Monday, July 28, 2014

Matabeleland Backs Zimbabwe First Lady’s Endorsement
Zimbabwe First Lady Amai Grace Mugabe.
July 28, 2014
Herald Reporters

Zanu-PF Matabeleland North and Matabeleland South provinces yesterday threw their weight behind First Lady Amai Grace Mugabe’s candidature to lead the revolutionary party’s Women’s League, saying the move would help strengthen and unite the party.Women’s League members from the country’s 10 provinces met in Mazowe on Friday and unanimously resolved to second the First Lady to head the organ.

“It’s something that we are happy about and that we really support,” Politburo member Dr Obert Mpofu from Matabeleland North said. “The move will help strengthen the party and bring about unity.

“President Mugabe and the First Lady campaigned throughout the country ahead of last year’s elections, leading to our subsequent victory as a party. The First Family also helped in mobilising resources, so the First Lady really deserves that post.”

Dr Mpofu said the first family was against factionalism that was eating into the party.

“It is the positions that divide people because some tend to buy people and badmouth others when they want certain positions and in the end that affects the party,” he said.

Dr Mpofu’s sentiments were echoed by Zanu-PF Matabeleland North provincial chairman Cde Richard Moyo during the provincial elections directorate meeting in Lupane.

“We really support what was done by members of the Women’s League in Mazowe,” he said.

“We are rallying behind them in their decision.”

Matabeleland South provincial chairman Cde Andrew Langa commended the Women’s League for recommending the elevation of the First Lady.

“We are happy that the Women’s League appreciates that the First Lady is a hard worker,” he said.

Political analysts said yesterday First Lady Amai Grace Mugabe will give the Zanu-PF Women’s League a new impetus if she eventually becomes its chairlady since she has all the attributes and there is nothing unusual with her entrance into mainstream politics.

University of Zimbabwe political scientist, Dr Charity Manyeruke, said Amai Mugabe had shown her leadership abilities and strong personality in various sectors.

“I think the First Lady has the required personality to lead the Women’s League,” she said. “We are talking of a personality who has been involved in the activities of Zanu-PF for a long time anyway.

“You only need to look at how she campaigned for the party in last year’s elections, calling on Zimbabweans to vote peacefully. It was the kind of message you would expect from such a principled person.

“She has encouraged entrepreneurship among Zimbabweans and has led by example as can be seen by the success we see at Gushungo Dairy.  This shows that she is multi-skilled and if you consider her philanthropic work with disadvantaged communities, I do not see how she can fail to lead the Women’s League.”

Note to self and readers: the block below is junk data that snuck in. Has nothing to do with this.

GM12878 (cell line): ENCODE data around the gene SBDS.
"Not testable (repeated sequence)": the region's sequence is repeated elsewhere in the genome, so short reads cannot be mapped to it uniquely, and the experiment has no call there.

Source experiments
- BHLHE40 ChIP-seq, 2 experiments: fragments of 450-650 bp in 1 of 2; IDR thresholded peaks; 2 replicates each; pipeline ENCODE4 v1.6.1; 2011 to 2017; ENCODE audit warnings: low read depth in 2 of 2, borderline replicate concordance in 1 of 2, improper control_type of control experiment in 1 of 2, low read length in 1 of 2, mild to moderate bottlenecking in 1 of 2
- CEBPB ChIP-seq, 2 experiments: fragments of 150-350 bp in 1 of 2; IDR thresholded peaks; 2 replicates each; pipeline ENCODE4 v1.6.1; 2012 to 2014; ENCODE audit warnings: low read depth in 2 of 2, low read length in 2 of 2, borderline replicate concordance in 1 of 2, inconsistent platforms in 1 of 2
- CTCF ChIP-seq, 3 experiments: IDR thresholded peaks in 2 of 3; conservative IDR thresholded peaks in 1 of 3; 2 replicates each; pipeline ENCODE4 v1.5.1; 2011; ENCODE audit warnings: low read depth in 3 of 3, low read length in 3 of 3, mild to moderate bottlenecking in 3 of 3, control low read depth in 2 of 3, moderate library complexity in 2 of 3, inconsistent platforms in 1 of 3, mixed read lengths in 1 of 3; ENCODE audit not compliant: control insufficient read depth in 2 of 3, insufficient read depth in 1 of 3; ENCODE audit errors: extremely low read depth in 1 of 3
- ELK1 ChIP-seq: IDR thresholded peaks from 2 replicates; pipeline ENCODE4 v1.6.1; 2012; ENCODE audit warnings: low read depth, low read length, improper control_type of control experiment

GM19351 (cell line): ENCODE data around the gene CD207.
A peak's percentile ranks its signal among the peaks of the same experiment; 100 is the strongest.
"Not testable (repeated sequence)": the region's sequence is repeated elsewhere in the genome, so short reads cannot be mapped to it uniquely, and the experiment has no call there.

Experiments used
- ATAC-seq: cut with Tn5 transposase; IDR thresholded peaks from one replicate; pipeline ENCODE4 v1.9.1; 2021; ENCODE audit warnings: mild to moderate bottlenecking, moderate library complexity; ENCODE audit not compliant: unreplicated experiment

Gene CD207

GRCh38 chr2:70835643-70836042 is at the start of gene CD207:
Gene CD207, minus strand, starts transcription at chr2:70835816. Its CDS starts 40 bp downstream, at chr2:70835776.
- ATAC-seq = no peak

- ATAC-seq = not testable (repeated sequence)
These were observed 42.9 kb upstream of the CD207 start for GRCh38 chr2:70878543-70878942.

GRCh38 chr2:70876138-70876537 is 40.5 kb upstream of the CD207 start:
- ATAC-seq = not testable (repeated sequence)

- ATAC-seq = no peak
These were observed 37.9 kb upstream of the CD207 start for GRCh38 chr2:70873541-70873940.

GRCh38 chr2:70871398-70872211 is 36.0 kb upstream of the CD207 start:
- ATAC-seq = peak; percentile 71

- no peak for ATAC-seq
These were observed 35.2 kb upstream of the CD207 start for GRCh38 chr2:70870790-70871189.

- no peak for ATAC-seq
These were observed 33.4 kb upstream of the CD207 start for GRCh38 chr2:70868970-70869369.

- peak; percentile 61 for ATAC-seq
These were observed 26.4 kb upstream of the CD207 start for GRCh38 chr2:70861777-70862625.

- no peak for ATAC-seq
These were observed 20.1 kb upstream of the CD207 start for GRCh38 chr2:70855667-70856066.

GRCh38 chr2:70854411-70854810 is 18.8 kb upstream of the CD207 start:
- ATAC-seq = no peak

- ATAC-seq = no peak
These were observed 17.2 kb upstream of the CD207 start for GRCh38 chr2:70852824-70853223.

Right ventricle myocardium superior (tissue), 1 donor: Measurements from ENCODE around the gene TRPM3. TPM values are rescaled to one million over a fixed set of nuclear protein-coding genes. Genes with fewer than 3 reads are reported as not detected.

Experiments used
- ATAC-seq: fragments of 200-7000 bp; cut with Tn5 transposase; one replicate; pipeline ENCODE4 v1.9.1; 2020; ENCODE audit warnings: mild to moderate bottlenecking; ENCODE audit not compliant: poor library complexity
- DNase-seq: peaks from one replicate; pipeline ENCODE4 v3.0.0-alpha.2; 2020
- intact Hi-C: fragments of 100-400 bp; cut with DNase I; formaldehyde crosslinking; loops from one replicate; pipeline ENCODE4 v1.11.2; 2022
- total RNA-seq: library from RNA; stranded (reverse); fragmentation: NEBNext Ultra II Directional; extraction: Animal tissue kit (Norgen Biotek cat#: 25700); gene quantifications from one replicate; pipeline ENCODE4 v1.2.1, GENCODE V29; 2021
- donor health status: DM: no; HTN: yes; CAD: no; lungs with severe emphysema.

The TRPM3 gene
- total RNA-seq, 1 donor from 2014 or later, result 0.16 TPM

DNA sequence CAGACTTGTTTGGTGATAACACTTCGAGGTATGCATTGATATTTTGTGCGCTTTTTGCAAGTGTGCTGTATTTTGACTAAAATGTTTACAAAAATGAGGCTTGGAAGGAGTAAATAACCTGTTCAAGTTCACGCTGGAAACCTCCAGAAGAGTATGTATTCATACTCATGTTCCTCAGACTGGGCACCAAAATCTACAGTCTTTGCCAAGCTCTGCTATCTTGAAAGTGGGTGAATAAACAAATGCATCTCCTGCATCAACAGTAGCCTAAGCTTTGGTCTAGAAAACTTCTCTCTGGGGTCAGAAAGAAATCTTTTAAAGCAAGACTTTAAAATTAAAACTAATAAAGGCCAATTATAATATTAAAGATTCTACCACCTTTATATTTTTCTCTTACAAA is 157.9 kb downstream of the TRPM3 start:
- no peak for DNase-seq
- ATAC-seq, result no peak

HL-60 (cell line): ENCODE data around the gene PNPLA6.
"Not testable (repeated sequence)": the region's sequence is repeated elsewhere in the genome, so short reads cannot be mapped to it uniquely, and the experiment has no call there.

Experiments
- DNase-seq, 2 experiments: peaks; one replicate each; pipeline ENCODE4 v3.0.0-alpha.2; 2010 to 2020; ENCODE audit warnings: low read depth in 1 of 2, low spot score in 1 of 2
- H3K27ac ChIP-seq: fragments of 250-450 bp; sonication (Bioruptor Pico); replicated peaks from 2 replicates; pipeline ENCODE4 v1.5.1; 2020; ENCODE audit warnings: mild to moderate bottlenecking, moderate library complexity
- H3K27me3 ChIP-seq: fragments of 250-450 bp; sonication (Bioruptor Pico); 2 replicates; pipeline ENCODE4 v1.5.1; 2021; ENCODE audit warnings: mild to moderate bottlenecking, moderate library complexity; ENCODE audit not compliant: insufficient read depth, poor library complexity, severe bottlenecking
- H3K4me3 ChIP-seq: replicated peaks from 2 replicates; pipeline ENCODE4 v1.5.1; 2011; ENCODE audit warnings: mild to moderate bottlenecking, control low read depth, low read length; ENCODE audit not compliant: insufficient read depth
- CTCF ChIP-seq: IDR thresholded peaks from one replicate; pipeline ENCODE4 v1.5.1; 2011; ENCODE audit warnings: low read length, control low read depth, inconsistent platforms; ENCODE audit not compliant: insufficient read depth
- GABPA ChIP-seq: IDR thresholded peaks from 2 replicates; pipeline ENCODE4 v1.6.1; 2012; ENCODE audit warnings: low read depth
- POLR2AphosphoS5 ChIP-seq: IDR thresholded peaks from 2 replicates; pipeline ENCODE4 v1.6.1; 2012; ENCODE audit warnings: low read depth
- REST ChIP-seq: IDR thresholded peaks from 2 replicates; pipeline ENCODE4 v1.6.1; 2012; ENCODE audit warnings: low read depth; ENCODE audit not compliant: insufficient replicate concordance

Dr Manyeruke said Amai Mugabe stood by President Mugabe at the most difficult times, gaining the requisite experience to deal with the challenges facing the country.

Midlands State University lecturer in the Department of Media and Society Studies Dr Nhamo Mhiripiri said there would be nothing unusual in the First Lady entering main stream politics.

“There is nothing unusual in the First Lady taking up the position because we have a number of examples across the world where husband and wife run for high offices,” he said.

“The First Lady, because of her relationship with the President, she is in a better position to lead the Women’s League successfully. In any case, she has not imposed herself, but has been recommended by the Women’s League, so with that backing she can lead the organisation.”

Dr Mhiripiri cited former US president Bill Clinton and his wife Hillary as an example of a couple that was politically active, while in Argentina former president the late Nestor Carlos Kirchner was succeeded by his wife Cristina Hernandez.

Another analyst, Mr Goodwine Mureriwa, said Zimbabwe’s history since the liberation struggle had many examples of spouses who were politically active.

“I think it is important to note that if you look at the history of the liberation struggle you will find that the spouses of national heroes were also politically active,” he said.

“Such examples include the late Vice President Joshua Nkomo and his wife Mama Mafuyana, Herbert Chitepo and his wife Victoria, Leopold Takawira and his wife Sunny and many others.

“The role of the mother in the struggle cannot be separated from her husband, so the elevation of the First Lady into mainstream politics is only natural, in fact she has been playing that role as mother because there is no way the President would have been such a strong leader if he did not have strong support from his wife.

“What we are seeing is history repeating itself and I don’t see any reason why she cannot lead the Women’s League.

Zanu-PF spokesperson Cde Rugare Gumbo said it was within the rights of the Women’s League to make their recommendations.

“It is within their democratic rights to make their recommendations as Zanu-PF is a democratic party and the recommendation will be looked into by the relevant authorities,” he said.

The recommendation was endorsed by the Women’s League provincial leadership in all the 10 provinces, while several female war veterans welcomed the decision, saying it would help end the problem of factionalism.

If her appointment is confirmed in December, the First Lady will become a member of the Politburo, Zanu-PF’s highest decision-making body outside congress.

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